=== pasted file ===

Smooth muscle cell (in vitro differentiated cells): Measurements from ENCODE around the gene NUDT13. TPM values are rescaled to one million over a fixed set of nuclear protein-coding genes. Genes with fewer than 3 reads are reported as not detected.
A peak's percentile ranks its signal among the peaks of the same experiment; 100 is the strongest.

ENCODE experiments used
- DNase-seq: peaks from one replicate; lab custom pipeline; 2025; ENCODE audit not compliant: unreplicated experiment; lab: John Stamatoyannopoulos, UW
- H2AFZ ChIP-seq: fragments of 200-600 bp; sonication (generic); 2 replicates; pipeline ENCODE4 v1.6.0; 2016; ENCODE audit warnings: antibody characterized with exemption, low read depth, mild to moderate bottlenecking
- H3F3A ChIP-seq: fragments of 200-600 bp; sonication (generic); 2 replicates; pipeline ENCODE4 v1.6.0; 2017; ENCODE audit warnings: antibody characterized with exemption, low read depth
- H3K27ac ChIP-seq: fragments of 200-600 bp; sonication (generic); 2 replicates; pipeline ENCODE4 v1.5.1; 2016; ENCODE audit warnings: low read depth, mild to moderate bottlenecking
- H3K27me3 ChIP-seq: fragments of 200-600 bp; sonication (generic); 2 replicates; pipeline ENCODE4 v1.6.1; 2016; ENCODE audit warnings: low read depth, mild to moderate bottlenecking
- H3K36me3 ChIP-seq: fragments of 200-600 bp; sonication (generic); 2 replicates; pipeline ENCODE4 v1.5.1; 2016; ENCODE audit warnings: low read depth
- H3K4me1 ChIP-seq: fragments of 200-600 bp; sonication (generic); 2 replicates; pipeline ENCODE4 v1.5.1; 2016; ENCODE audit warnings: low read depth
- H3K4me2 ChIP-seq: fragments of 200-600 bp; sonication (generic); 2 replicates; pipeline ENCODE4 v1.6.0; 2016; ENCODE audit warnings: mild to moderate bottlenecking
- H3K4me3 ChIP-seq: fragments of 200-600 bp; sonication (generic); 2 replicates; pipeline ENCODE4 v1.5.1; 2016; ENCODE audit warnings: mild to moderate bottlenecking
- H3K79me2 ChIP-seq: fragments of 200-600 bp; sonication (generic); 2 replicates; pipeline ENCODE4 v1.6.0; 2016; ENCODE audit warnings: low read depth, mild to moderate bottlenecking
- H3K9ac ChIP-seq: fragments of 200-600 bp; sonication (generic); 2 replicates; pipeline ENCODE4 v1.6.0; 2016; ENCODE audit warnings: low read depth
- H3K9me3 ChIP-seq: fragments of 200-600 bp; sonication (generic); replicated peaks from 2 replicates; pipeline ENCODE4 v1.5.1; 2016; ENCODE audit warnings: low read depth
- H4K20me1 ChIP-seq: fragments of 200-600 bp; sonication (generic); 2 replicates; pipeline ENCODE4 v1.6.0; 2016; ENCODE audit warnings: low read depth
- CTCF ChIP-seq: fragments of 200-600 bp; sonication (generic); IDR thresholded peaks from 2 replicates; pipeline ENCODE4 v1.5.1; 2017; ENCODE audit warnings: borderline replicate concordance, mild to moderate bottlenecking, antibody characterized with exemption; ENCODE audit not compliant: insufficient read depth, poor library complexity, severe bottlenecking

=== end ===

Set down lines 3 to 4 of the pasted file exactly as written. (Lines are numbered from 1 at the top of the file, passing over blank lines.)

ENCODE experiments used
- DNase-seq: peaks from one replicate; lab custom pipeline; 2025; ENCODE audit not compliant: unreplicated experiment; lab: John Stamatoyannopoulos, UW